By Dick James, Senior Technology Analyst, Chipworks
Back in April the Apple watch appeared in our labs, and of course we pulled it apart to see its contents. That set us some challenges, since inside the case we have the S1 “chip” (as Jony Ive called it in the launch last year). As you can see, it occupies most of the space inside the case, so it’s a pretty large chip; normally only the likes of IBM or Nvidia make chips this large.
Actually, we knew that there had to be multiple chips inside the S1, because we did a pseudo-teardown last year, based on Apple’s promo video at the time. It turns out that the S1 is actually an assembly of chips on a dedicated printed circuit board (PCB) substrate, with over 30 chips plus many passive components. So it is more accurately described as a System-in Package (SiP).
This was confirmed when we took the S1 out of the case and x-rayed it;
And we identified many of them;
This gave us the teardown information that we needed to find what chips were used, but the S1 is so different from any of the other wearables that we have looked at, that we had to go in and see how it was put together. So cut it in two and then onto the polishing wheel, and we get an idea of what Apple’s assembly house has done for them.
Actually, we did two cross-sections along the lines shown here;
This is section P1AS2;
On the left is the Dialog PMU; in the centre is the Apple APU (APL0778), with an Elpida DRAM co-packaged; and at the right is the Sandisk 64-Gb flash, including the controller chip and a spacer die. There seemed to be a wide-spread assumption that the APL0778 would be in a Package-on-Package (PoP) stack with the memory, as in the iPhones, but here it is in a straight-forward two-die stacked package.
If we look closer, we can see that the S1 uses conventional assembly techniques, but once all the components are on the 4-layer PCB, the whole thing has been over-molded with more molding compound, and then plated with metal to give the stainless-steel looking finish. A close-up of the right edge shows what I mean;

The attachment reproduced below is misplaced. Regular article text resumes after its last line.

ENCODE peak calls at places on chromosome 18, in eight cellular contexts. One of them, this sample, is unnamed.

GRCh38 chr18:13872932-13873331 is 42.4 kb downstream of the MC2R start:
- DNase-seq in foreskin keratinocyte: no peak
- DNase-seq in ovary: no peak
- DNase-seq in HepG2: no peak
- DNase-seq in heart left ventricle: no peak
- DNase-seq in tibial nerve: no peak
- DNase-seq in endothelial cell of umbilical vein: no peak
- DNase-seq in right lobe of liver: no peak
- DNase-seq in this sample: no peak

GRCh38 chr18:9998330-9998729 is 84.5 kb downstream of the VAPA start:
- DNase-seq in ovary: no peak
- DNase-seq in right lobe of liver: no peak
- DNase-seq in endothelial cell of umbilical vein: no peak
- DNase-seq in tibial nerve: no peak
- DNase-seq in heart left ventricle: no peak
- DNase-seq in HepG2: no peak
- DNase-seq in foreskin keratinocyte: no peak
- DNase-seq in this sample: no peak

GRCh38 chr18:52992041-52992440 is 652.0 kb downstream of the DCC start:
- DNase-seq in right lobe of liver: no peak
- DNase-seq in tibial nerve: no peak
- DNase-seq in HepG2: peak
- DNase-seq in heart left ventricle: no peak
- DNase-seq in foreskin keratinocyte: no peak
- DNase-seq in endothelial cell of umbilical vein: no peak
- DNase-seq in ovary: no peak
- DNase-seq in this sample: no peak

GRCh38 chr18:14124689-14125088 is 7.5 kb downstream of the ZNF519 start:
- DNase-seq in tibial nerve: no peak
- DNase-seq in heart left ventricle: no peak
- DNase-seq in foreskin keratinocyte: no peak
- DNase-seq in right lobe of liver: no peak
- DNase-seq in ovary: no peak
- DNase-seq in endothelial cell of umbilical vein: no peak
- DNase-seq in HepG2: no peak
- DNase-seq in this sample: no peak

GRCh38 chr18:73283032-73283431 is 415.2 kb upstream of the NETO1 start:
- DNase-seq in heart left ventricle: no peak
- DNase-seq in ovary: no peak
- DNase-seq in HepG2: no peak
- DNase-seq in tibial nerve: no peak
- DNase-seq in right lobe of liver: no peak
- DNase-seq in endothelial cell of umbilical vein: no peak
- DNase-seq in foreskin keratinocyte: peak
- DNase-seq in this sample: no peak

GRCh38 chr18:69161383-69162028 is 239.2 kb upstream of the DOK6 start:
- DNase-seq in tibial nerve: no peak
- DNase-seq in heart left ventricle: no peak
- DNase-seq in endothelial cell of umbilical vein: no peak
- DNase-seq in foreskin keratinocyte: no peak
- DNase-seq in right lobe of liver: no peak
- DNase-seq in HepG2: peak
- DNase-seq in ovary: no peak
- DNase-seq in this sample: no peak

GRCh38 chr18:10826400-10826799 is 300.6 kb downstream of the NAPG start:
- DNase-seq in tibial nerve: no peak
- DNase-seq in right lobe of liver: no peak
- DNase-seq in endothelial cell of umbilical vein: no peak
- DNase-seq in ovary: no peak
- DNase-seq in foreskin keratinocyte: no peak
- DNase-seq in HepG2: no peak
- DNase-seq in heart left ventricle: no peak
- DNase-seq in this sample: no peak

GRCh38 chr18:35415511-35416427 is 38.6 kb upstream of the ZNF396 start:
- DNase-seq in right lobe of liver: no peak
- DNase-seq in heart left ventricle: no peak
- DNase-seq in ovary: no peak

There are two 32-Gb flash dies in a conventional package with its own substrate, which is flip-bonded onto the PCB, covered with the SiP over-molding, and the exterior is metallized, giving the silver finish.
Section P1AS1 has the Broadcom BCM4334 in the centre, and the AMS NFC booster chip on the right. At left is a co-axial RF test socket.
Again, if we look closely, we can see that underfill has been used across the whole PCB before the over-molding was performed. Another feature of note is the I-shaped EMI shielding on the right of the BCM die, molded into the SiP – this is the first time we have seen this in any sort of package. In the x-ray image above, it surrounds the BCM chip, separating it from the other components. Here we are in close-up;
In effect the complete S1 assembly has EMI shielding since (with the exception of the accelerometer/gyro) the whole thing has a metal coat, mostly copper with a skin of iron/chromium. Such a coating will also inhibit moisture ingress, a good thing since I’ve heard tales of folks showering while wearing a Watch, and wrists can get a bit sweaty anyway.
A big question for us is – who supplied such an innovative package? Press commentary has identified the provider as ASE (Advanced Semiconductor Engineering Inc.) of Taiwan; and I presented at an IMAPS wearables workshop back in June, and when I got to the Watch analysis the attendees from ASE shared a few knowing looks.
The last quarterly analyst call from ASE also included this graphic, which details quite nicely the SiP concept, and includes details such as the EMI shielding:
ASE has also had more revenue from SiP this quarter, “In terms of overall, the SiP revenue accounted for about 22% in the second quarter, up from 15 a quarter ago because of the EMS SiP product ramp up.” Interestingly, they are also running below break-even on the SiP product (In response to a question as to whether all SiP projects are losing money, or just the one; “Thank God it is. It’s only this particular project that is running below break-even. Other things are moving very nicely.”).
Given these comments, I’m inclined to believe the press on this one – ASE is the supplier.
Another nugget comes from perusing the transcript of the call – “What kind of application and what kind of customers you are working with for the new SiP projects?
Tien Wu replied, “I don’t think I’d comment specifically but I’m pretty sure you will find some new products that have come out pretty soon. Sorry.”
He also noted, “We promise each other will never come out specific customers. So I will give you a non-qualifying, non-specific answer. We are expanding the SiP coverage to the cellphone, to the tablet in that particular arena. Hopefully, we can report more revenue, more penetration.”
I take that to mean that we may well see this style of SiP in the new iPhone and iPad later this year – more fun!